Google aims for business mainstream with Taylor Woodrow win

Google aims for business mainstream with Taylor Woodrow win

Google Apps web-based services find another home in enterprise

Google has made a significant gain in its attempts to replicate consumer successes in the blue-chip enterprise world. Construction and facilities management giant Taylor Woodrow said early this month that it has deployed about 1800 seats for Google Apps, the search giant's business-focused suite of applications for email, calendaring, voice calls, productivity and collaboration tools.

"We have run a pilot from November 2007 and ramped that up to a more extensive deployment of 1800 seats in the first week of May," said Rob Ramsay, Taylor Woodrow IT director.

Ramsay said the deal will provide "a step change in how we use email in the organization," providing users with a Google-hosted, web-based service to replace the previous installation of HP OpenMail with a Microsoft Outlook front end.

"We had major challenges in our email with very limited mobility and very limited scalability in terms of taking it forward to provide email to new appointments. We have embedded teams within clients, we sponsor over 100 students and we have major projects such as Heathrow and the Docklands Light Railway. Gone are the days where people work on a site nine to five, five days a week. The model of communicating had changed and we were keen to move into a situation where mail was accessible from anywhere."

Ramsay said that having Google host Apps could also lead to ancillary savings in antivirus, content filtering and archiving as well as providing users with access to mail for any user with a web connection.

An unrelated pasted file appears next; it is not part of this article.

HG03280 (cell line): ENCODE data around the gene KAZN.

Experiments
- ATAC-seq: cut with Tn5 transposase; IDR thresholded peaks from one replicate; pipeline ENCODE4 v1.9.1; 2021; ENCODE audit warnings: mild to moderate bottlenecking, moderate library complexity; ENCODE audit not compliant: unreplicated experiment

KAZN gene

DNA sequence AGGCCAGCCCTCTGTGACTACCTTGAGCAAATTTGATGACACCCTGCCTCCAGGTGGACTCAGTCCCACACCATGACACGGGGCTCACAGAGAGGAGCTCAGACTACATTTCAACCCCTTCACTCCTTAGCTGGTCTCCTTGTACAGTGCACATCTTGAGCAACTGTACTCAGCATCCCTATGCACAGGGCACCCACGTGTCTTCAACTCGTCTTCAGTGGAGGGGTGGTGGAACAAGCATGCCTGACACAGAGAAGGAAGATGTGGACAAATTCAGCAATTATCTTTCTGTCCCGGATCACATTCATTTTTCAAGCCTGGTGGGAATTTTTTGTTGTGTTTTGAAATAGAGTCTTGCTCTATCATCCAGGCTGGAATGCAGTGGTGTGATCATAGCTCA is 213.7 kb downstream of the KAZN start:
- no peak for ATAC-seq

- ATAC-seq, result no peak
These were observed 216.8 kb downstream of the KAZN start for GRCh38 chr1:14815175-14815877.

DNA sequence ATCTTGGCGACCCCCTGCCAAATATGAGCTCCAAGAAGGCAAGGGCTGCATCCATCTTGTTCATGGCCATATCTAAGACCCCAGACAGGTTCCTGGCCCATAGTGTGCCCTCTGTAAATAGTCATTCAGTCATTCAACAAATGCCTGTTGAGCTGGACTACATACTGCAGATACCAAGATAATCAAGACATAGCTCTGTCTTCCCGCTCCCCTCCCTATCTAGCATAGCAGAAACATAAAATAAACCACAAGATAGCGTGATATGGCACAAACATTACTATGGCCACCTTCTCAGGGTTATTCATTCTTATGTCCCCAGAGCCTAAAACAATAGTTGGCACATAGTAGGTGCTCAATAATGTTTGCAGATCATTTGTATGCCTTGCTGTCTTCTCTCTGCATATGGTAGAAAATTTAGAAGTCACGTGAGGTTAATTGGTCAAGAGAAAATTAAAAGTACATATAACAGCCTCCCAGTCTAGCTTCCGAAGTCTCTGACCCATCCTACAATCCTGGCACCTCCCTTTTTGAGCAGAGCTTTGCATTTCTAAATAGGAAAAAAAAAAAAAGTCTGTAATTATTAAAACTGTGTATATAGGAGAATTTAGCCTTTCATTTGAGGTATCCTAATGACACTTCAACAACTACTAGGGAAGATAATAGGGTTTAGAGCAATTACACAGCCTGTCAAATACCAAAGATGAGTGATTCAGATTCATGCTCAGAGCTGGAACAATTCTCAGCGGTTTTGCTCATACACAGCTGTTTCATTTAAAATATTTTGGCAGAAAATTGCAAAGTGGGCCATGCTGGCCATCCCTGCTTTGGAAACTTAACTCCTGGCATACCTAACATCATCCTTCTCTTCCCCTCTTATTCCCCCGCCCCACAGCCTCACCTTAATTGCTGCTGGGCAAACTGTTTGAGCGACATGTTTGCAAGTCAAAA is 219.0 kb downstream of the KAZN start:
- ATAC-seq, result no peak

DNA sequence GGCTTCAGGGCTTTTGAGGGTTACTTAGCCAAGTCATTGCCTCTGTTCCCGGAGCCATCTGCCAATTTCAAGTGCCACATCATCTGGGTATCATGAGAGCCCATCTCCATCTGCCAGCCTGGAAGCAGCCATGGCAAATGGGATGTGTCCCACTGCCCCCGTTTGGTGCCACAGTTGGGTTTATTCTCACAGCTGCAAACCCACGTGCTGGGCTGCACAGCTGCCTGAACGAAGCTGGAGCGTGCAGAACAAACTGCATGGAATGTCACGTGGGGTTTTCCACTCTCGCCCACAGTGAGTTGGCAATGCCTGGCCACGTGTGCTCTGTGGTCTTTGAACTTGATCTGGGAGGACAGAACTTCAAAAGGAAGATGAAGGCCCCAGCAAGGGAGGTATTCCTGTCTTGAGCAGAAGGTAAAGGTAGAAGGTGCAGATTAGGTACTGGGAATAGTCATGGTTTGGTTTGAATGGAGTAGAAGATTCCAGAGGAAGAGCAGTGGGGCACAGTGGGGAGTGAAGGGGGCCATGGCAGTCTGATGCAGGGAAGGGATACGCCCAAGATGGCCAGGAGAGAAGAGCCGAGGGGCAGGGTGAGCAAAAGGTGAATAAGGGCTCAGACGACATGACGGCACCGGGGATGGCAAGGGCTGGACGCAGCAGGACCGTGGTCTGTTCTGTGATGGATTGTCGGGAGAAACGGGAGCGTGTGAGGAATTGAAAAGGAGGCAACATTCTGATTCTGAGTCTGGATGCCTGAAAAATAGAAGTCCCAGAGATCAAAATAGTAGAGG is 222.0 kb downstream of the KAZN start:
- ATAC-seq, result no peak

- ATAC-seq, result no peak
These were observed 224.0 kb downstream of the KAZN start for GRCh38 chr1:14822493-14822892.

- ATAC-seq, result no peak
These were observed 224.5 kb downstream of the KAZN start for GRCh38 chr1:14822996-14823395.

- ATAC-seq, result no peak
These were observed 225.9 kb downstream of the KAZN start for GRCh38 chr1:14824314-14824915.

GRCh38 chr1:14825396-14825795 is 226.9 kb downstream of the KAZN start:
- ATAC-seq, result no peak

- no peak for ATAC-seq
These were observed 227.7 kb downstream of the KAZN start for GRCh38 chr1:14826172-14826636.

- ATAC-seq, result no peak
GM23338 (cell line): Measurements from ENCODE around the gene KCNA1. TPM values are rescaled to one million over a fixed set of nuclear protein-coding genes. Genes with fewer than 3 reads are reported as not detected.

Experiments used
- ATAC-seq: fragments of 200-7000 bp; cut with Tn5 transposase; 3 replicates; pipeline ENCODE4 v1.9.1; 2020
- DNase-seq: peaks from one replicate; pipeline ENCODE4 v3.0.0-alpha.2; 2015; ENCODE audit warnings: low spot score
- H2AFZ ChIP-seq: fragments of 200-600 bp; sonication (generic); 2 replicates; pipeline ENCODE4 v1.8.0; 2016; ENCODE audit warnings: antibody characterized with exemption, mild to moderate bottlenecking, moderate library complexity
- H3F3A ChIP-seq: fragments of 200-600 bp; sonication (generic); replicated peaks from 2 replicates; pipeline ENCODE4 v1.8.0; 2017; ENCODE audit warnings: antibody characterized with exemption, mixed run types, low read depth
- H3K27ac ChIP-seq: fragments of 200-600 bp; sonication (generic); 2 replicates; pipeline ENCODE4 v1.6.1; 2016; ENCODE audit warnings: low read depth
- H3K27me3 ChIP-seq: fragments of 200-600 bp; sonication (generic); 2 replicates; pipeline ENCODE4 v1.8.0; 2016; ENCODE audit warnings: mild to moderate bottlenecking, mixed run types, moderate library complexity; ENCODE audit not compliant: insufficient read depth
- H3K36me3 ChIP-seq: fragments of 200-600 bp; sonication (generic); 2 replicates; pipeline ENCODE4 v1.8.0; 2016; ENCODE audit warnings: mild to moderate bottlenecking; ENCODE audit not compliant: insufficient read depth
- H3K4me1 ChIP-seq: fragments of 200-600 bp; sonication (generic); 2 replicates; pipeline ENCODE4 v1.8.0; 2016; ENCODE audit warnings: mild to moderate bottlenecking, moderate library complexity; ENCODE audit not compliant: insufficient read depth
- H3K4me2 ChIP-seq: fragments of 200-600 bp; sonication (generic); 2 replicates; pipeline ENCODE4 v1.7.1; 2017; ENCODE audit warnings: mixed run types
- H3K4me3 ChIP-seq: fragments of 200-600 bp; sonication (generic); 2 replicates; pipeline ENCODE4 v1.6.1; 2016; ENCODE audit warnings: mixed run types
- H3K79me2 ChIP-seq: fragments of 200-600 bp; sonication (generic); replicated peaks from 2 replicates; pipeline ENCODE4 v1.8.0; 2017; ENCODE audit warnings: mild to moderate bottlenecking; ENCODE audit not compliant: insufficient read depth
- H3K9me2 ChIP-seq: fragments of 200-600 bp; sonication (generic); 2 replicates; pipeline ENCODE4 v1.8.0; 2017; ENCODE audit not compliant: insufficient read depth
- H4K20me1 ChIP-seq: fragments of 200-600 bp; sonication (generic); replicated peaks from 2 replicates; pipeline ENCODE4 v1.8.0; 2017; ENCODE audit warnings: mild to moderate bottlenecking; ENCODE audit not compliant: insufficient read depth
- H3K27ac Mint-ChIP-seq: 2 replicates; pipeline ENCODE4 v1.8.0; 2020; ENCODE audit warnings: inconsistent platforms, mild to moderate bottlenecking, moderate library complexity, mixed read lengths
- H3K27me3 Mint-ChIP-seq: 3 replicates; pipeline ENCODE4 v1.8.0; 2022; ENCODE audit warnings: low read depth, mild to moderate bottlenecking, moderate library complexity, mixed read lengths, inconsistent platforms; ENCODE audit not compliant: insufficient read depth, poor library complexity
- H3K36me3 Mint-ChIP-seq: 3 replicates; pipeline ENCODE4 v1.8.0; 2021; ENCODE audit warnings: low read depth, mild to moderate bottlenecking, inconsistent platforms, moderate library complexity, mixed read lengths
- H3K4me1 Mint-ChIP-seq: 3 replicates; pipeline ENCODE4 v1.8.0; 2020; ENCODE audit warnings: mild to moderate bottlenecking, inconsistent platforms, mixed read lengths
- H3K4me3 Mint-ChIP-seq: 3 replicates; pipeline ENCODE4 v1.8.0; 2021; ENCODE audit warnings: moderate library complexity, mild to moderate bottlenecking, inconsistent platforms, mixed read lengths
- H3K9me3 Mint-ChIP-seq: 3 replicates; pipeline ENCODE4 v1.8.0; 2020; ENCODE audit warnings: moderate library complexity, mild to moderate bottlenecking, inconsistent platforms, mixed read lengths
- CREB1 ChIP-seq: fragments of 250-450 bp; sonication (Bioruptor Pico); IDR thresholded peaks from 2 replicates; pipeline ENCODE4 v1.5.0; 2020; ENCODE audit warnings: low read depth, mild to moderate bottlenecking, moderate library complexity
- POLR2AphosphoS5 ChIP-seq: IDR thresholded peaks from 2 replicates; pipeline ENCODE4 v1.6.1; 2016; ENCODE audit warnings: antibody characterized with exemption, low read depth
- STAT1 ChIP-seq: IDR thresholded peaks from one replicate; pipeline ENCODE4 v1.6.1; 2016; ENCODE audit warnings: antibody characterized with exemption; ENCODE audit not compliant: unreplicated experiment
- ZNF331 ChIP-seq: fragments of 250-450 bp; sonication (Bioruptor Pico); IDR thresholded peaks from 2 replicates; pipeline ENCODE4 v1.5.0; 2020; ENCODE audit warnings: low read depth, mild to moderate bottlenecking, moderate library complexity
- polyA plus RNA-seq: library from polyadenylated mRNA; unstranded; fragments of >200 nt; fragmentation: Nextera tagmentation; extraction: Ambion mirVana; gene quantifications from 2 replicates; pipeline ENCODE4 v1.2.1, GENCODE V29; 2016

Although many watchers view Google's low cost offering as a threat to Microsoft's dominant position in client IT infrastructure, Ramsay played down the broader implications of the challenge, saying that Taylor Woodrow was primarily interested in the email and calendaring capabilities of Google Apps.

"When we bought Apps, our initial need was mail and calendar," he said. ""What's interesting is that there's been a natural evolution in using Docs [Google's set of word processing, spreadsheet and other desktop tools] and Sites [Google's website creation tool]. They're not seen at this stage as a replacement for Office-based products but if people want to use them, so be it."

Taylor Woodrow is already a customer of Google's other key effort to break into the enterprise -- the firm's Search Appliance product for seeking out information buried across the organization. Other Google Apps business customers include Procter & Gamble, GE and Technology consulting giant Capgemini is also helping Google with Apps deployments in the UK.

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